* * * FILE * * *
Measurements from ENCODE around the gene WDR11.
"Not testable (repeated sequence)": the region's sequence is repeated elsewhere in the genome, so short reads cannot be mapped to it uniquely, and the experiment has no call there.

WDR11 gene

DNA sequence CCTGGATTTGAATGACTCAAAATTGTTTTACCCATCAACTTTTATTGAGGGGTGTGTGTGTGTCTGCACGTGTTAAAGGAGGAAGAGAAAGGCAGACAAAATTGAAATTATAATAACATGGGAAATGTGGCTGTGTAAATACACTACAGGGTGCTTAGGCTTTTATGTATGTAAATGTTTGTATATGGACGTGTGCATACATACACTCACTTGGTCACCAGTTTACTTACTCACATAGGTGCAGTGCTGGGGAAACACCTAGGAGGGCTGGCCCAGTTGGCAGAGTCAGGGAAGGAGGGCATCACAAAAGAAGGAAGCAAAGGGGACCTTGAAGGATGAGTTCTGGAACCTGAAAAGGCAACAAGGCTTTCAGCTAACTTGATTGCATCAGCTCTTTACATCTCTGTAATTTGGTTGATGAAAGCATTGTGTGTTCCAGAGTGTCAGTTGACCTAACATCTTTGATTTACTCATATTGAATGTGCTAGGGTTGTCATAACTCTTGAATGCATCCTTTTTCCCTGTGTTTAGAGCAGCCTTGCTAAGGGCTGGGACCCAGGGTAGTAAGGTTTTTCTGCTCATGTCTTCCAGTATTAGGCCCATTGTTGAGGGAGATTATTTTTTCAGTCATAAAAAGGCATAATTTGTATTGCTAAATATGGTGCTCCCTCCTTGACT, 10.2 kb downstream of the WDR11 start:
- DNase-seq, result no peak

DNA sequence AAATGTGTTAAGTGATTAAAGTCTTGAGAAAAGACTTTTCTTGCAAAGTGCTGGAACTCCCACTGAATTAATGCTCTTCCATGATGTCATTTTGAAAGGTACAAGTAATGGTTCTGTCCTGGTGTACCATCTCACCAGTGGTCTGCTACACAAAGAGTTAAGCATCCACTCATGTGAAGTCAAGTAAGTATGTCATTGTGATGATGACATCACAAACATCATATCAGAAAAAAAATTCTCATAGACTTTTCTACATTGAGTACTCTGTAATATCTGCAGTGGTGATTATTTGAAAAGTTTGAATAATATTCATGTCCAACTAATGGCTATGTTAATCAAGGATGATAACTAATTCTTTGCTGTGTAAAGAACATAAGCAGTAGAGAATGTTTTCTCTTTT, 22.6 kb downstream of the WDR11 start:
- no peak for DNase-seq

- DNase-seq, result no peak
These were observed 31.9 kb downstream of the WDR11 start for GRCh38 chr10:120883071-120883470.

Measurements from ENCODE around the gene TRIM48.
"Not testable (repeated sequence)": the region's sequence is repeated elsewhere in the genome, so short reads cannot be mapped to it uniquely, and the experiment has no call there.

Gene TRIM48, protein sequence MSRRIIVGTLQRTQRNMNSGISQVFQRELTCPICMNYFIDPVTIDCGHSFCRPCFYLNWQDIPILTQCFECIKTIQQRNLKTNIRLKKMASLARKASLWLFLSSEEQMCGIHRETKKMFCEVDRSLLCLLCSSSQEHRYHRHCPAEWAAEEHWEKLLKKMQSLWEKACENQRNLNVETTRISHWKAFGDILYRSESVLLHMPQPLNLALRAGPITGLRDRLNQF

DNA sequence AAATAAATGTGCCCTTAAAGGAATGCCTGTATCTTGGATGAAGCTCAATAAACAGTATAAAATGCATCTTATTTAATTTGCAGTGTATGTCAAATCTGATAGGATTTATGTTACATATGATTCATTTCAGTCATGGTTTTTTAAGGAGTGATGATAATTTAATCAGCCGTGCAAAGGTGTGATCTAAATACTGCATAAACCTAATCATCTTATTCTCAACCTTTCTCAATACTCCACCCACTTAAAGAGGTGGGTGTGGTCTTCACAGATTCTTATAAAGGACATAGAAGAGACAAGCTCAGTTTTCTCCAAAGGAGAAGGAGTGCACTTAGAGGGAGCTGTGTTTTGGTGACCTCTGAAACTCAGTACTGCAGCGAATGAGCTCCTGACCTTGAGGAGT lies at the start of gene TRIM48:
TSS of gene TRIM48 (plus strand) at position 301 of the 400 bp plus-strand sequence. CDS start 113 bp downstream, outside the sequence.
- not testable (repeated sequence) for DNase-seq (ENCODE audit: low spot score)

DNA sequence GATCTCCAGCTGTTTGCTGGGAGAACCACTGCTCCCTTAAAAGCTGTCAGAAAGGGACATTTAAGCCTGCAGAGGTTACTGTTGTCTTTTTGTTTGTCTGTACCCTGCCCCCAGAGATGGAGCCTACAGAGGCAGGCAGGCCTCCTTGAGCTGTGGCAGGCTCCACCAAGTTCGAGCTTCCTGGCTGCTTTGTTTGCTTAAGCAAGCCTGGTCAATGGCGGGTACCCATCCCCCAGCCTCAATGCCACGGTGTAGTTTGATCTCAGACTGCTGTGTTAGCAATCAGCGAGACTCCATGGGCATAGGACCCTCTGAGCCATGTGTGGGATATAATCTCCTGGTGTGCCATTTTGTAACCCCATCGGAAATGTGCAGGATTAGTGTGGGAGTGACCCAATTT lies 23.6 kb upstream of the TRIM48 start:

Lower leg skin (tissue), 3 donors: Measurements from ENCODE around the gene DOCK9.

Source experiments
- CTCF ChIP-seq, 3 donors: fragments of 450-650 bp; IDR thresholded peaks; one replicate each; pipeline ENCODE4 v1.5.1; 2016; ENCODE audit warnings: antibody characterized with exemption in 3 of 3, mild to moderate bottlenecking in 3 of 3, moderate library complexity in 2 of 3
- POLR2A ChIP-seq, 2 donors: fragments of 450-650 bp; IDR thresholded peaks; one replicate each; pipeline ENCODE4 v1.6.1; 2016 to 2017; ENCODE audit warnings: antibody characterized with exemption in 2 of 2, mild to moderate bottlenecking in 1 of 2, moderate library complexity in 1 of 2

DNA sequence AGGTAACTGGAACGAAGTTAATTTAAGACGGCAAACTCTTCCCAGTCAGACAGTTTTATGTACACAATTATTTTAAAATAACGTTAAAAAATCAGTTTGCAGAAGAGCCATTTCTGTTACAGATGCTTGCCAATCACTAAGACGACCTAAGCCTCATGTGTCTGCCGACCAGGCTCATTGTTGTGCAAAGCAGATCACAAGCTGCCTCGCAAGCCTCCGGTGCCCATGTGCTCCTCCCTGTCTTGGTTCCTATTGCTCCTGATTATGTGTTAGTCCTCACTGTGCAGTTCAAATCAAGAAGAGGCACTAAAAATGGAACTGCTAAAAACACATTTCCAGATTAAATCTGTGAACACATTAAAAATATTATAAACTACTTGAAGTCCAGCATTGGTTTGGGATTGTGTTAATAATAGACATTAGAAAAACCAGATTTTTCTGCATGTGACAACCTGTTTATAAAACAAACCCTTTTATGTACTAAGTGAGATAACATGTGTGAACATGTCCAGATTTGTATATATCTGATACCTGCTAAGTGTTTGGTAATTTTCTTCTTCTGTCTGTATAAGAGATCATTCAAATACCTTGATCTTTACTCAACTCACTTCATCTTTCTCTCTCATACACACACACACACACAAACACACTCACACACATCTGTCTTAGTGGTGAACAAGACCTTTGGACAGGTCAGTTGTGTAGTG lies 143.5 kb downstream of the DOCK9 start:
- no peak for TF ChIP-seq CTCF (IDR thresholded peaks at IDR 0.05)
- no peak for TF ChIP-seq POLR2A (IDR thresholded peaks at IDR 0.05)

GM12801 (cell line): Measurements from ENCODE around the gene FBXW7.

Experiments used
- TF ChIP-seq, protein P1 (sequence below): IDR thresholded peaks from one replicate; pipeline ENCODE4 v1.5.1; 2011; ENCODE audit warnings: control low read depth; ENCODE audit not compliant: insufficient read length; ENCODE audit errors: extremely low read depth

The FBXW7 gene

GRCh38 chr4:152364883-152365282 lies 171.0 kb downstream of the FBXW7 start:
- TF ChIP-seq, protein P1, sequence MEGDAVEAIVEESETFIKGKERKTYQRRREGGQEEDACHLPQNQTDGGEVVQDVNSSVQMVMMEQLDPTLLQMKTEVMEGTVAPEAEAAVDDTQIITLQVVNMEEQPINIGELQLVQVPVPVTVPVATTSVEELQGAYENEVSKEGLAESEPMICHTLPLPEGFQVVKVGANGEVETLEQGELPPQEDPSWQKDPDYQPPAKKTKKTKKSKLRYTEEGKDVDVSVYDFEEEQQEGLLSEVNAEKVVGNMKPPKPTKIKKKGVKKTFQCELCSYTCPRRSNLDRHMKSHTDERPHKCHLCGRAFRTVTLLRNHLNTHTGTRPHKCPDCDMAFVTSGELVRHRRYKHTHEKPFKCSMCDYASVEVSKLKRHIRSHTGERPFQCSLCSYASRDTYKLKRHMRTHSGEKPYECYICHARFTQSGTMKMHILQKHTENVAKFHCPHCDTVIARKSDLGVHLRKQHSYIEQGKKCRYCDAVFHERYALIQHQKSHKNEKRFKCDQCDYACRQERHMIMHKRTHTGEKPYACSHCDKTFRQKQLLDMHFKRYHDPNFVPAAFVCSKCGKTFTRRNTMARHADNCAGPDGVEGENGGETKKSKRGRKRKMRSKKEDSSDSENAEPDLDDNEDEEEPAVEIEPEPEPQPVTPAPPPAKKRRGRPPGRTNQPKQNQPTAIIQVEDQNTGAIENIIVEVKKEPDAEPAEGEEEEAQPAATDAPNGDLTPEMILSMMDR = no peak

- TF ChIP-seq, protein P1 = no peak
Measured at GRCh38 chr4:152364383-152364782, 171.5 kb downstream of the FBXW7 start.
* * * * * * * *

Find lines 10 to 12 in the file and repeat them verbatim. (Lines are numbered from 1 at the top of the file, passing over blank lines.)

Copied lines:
Measurements from ENCODE around the gene TRIM48.
"Not testable (repeated sequence)": the region's sequence is repeated elsewhere in the genome, so short reads cannot be mapped to it uniquely, and the experiment has no call there.

Gene TRIM48, protein sequence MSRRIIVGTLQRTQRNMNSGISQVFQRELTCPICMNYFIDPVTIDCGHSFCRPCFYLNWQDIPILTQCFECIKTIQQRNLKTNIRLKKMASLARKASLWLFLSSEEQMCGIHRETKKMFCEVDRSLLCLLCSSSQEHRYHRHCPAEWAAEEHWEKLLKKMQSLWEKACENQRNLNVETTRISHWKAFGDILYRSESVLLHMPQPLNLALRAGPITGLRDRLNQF